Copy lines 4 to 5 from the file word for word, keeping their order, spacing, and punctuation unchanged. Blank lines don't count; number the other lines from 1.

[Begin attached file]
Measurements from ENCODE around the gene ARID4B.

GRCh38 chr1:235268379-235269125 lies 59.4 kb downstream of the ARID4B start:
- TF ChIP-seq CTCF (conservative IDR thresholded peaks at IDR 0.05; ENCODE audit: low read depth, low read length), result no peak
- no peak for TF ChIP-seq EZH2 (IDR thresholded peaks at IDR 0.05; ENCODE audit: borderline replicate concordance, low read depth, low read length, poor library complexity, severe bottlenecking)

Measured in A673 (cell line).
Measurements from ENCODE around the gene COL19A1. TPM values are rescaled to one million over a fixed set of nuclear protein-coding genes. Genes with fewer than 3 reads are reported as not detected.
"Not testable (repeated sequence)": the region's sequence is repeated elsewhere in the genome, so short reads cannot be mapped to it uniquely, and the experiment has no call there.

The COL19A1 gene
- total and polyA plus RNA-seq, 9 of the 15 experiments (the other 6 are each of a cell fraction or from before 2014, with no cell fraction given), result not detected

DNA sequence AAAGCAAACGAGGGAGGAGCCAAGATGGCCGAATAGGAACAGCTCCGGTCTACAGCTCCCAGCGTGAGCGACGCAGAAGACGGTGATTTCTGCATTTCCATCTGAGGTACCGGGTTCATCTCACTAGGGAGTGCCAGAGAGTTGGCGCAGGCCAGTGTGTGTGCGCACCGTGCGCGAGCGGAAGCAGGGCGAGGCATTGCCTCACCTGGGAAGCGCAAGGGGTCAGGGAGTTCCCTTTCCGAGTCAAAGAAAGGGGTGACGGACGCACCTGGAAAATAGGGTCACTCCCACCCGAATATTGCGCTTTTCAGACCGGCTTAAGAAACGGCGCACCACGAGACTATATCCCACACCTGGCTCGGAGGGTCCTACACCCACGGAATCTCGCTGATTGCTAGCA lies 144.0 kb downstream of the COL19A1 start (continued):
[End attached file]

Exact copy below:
- no peak for TF ChIP-seq EZH2 (IDR thresholded peaks at IDR 0.05; ENCODE audit: borderline replicate concordance, low read depth, low read length, poor library complexity, severe bottlenecking)

Measured in A673 (cell line).